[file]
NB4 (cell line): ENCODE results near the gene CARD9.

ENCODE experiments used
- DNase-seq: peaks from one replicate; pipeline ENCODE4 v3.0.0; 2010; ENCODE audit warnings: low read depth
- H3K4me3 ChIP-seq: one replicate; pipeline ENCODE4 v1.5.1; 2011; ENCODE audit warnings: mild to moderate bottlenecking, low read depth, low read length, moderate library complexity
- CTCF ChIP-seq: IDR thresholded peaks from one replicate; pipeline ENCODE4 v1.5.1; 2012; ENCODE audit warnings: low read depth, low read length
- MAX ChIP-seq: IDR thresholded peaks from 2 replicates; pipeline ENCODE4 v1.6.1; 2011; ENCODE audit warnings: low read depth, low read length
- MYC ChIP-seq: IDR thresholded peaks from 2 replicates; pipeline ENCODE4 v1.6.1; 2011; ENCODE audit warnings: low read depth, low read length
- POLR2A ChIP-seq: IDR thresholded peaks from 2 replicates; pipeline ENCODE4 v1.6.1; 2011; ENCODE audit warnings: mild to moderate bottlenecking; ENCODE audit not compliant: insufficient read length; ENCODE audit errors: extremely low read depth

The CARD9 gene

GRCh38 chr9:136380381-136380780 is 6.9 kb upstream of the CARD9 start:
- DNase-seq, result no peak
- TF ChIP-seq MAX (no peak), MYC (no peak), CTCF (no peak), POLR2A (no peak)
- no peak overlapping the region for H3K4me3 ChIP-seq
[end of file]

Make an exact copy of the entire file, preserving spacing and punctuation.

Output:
NB4 (cell line): ENCODE results near the gene CARD9.

ENCODE experiments used
- DNase-seq: peaks from one replicate; pipeline ENCODE4 v3.0.0; 2010; ENCODE audit warnings: low read depth
- H3K4me3 ChIP-seq: one replicate; pipeline ENCODE4 v1.5.1; 2011; ENCODE audit warnings: mild to moderate bottlenecking, low read depth, low read length, moderate library complexity
- CTCF ChIP-seq: IDR thresholded peaks from one replicate; pipeline ENCODE4 v1.5.1; 2012; ENCODE audit warnings: low read depth, low read length
- MAX ChIP-seq: IDR thresholded peaks from 2 replicates; pipeline ENCODE4 v1.6.1; 2011; ENCODE audit warnings: low read depth, low read length
- MYC ChIP-seq: IDR thresholded peaks from 2 replicates; pipeline ENCODE4 v1.6.1; 2011; ENCODE audit warnings: low read depth, low read length
- POLR2A ChIP-seq: IDR thresholded peaks from 2 replicates; pipeline ENCODE4 v1.6.1; 2011; ENCODE audit warnings: mild to moderate bottlenecking; ENCODE audit not compliant: insufficient read length; ENCODE audit errors: extremely low read depth

The CARD9 gene

GRCh38 chr9:136380381-136380780 is 6.9 kb upstream of the CARD9 start:
- DNase-seq, result no peak
- TF ChIP-seq MAX (no peak), MYC (no peak), CTCF (no peak), POLR2A (no peak)
- no peak overlapping the region for H3K4me3 ChIP-seq